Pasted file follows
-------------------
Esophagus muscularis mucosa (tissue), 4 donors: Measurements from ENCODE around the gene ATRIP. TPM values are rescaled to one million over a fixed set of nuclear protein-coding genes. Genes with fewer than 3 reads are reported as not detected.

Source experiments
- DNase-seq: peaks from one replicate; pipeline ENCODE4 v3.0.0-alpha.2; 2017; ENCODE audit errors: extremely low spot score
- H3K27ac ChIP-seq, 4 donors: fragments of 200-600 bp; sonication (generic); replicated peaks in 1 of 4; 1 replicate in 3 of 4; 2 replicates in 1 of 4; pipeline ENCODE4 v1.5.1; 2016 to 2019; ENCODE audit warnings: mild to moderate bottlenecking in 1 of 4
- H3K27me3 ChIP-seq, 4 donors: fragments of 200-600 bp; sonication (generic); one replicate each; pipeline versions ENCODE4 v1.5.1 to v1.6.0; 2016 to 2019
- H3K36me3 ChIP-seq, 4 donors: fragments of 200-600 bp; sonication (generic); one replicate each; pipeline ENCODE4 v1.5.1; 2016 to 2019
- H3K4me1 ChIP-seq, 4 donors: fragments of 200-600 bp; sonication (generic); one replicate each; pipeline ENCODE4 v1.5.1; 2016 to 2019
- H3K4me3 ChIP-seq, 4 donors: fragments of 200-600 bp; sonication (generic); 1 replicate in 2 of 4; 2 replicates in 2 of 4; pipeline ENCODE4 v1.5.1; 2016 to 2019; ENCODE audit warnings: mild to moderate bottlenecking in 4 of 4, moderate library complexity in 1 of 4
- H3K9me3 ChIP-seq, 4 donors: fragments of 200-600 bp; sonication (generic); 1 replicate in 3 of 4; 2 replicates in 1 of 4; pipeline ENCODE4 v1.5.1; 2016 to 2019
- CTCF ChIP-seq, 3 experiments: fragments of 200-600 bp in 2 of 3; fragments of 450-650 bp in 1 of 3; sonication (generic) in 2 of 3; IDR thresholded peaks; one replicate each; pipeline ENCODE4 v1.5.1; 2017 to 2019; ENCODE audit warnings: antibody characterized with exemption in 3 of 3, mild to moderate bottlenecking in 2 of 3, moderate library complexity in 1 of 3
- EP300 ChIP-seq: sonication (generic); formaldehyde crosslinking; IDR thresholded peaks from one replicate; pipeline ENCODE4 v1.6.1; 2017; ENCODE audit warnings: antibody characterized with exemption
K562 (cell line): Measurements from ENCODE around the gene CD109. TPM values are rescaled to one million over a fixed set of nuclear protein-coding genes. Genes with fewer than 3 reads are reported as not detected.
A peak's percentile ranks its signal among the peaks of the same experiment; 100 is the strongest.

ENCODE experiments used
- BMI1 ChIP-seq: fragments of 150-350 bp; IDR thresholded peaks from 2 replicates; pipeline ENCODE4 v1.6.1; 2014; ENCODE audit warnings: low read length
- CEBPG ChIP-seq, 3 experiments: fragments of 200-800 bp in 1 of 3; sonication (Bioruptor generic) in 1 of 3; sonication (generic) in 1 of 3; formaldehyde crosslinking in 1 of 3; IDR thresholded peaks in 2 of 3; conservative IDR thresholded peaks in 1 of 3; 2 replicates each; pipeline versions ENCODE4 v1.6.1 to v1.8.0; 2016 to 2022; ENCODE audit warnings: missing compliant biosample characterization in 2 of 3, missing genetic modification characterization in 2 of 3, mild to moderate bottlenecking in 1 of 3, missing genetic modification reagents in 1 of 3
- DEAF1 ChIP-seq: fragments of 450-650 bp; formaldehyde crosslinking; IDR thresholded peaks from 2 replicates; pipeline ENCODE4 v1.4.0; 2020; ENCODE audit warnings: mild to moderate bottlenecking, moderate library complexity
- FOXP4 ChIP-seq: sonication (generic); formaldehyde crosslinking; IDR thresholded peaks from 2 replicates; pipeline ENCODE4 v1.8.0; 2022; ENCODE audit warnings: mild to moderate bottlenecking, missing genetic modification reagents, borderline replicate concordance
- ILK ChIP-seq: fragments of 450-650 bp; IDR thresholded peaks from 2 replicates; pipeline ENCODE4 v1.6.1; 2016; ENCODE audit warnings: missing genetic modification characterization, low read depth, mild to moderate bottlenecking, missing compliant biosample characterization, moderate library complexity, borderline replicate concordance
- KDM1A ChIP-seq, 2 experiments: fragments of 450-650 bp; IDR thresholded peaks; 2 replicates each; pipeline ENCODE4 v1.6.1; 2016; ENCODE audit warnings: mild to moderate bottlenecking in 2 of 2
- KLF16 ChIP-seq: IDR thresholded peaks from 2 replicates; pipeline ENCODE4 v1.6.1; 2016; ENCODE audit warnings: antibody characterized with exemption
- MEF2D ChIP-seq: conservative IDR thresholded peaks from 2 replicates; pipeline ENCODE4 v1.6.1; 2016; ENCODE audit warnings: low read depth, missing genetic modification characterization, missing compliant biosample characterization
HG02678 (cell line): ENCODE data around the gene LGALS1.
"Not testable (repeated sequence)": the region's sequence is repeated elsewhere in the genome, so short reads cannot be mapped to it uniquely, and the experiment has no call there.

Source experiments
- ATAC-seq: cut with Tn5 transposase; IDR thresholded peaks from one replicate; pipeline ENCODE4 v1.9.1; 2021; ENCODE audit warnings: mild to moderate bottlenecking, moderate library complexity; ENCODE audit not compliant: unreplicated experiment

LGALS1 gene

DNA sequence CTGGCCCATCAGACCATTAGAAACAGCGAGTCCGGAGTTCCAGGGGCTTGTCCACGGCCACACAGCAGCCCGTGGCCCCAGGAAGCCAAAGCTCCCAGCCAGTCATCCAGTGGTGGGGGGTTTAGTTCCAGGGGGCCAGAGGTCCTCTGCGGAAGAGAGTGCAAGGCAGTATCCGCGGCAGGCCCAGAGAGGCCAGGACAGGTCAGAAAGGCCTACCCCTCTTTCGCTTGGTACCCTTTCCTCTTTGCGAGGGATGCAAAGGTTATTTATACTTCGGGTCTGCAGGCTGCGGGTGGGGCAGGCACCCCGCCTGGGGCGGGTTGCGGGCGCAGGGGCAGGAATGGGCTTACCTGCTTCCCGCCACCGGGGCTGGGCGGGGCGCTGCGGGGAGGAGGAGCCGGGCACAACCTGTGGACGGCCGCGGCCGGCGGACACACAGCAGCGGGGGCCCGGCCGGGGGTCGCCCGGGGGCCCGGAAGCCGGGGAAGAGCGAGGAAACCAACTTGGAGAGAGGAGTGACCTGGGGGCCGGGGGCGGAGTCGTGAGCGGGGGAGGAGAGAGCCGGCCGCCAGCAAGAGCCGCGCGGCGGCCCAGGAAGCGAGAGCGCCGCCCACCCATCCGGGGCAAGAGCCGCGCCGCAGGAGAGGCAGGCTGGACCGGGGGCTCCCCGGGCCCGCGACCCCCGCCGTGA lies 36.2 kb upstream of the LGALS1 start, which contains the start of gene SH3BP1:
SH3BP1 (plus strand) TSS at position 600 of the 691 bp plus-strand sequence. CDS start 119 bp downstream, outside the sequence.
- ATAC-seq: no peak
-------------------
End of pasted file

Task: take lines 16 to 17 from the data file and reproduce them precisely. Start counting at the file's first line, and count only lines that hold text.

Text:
- CEBPG ChIP-seq, 3 experiments: fragments of 200-800 bp in 1 of 3; sonication (Bioruptor generic) in 1 of 3; sonication (generic) in 1 of 3; formaldehyde crosslinking in 1 of 3; IDR thresholded peaks in 2 of 3; conservative IDR thresholded peaks in 1 of 3; 2 replicates each; pipeline versions ENCODE4 v1.6.1 to v1.8.0; 2016 to 2022; ENCODE audit warnings: missing compliant biosample characterization in 2 of 3, missing genetic modification characterization in 2 of 3, mild to moderate bottlenecking in 1 of 3, missing genetic modification reagents in 1 of 3
- DEAF1 ChIP-seq: fragments of 450-650 bp; formaldehyde crosslinking; IDR thresholded peaks from 2 replicates; pipeline ENCODE4 v1.4.0; 2020; ENCODE audit warnings: mild to moderate bottlenecking, moderate library complexity